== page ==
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Corfu village and torpedo mystery

Corfu hill village and torpedo mystery.

There are many hidden Corfu holiday attractions for summer visitors to the island but few more curious than the ad-hoc monuments to the Second World War. Corfu played only a relatively minor role in the conflict but relics of the war can be found in some unusual places.

Holiday visitors who wander away from the beach resorts into the interior and find themselves in the Corfu hill village of Magloudes are likely to be struck by a large torpedo mounted on metal plinths near the village square.

The village is set in the hills between the beach holiday resorts of Paleokastritsa and Arillas and is about 7km from the sea up a steep hill.

It is known that many submarines and torpedo boats were operational in Corfu waters during the war but what a torpedo is doing in a Corfu hill village is a bit of a mystery.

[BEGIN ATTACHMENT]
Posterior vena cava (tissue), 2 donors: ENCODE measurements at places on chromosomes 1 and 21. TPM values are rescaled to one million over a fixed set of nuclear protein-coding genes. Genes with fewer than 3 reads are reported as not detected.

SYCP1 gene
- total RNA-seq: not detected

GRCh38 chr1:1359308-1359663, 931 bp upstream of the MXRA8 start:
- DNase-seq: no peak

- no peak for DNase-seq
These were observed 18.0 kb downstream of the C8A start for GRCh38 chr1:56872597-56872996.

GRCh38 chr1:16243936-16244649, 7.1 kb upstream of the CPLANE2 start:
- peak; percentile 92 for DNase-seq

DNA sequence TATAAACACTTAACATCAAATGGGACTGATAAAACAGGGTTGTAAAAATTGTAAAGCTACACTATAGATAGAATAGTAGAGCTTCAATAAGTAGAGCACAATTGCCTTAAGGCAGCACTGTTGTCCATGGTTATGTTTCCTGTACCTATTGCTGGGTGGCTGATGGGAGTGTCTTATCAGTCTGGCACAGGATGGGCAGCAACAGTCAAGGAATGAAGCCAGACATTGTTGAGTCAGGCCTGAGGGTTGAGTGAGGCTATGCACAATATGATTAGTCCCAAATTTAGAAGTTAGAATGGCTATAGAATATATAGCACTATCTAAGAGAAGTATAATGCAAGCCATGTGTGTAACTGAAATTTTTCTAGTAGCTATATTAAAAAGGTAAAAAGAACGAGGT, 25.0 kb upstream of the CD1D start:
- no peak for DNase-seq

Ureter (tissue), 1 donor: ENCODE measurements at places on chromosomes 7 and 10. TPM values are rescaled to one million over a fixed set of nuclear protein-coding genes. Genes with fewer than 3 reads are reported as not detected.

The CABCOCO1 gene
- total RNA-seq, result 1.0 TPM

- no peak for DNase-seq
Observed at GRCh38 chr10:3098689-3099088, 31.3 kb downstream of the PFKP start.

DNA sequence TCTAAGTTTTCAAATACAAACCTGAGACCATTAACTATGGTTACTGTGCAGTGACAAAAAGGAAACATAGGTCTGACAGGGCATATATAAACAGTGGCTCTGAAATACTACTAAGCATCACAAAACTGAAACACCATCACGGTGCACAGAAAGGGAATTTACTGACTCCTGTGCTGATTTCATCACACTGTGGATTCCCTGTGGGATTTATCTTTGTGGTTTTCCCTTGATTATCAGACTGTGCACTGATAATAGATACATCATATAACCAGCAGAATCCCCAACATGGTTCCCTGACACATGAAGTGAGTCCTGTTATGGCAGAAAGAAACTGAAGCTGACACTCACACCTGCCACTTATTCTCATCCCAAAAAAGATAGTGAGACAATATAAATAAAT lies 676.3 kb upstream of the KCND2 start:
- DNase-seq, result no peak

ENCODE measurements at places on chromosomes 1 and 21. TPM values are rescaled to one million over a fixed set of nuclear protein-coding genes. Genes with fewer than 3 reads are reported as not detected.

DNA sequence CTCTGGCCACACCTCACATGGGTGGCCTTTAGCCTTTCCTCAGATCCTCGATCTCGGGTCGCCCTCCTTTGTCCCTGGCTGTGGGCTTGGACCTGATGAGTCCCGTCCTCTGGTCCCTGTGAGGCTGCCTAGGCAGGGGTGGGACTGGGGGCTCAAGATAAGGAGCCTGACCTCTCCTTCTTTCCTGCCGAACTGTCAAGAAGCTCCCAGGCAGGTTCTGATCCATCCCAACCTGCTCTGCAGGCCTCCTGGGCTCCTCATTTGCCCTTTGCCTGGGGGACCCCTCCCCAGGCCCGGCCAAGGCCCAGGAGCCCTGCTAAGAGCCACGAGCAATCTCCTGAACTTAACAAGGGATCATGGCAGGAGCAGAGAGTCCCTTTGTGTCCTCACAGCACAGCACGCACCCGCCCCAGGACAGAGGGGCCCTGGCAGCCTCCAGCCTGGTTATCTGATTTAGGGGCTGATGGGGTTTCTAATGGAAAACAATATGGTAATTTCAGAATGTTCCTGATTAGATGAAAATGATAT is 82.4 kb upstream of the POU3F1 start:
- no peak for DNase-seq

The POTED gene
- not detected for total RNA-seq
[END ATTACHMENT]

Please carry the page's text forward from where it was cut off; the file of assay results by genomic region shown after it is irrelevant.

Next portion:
Both German and Italian warships patrolled the Greek Islands and there were a number of torpedoes washed ashore that, presumably, were fired but failed to detonate.

The Magloudes torpedo is interesting in that it still has a metal plate on the site inscribed with the name of the maker and the date of construction.

The inscription show the torpedo was of German origin and built in Keil but the date is unusual — it says 1964 which makes it impossible to be a weapon from the Second World War.

Another war relic can be found in the Corfu beach resort of Pelekas. Although dubbed locally the 'Pelekas Torpedo' is it, in fact, as mine.

The history of this is a little more clear as it was washed up on Pelekas beach during the war and spirited away by the locals and 'hidden' until the 1950's when it made its appearance in the Pelekas village square, painted in blue and white stripes of the Greek flag.

The mine sparked controversy recently when the Pelekas authorities had it repainted in its original colour much to the dismay of some of the locals.

They went to work with paint strippers and the 'monument' remained in a sorry looking state for several months before it was mysteriously repainted blue and white.

It would be interesting to know how many more war relics lie scattered around Corfu, especially those set up as monuments in Corfu hill villages and resorts

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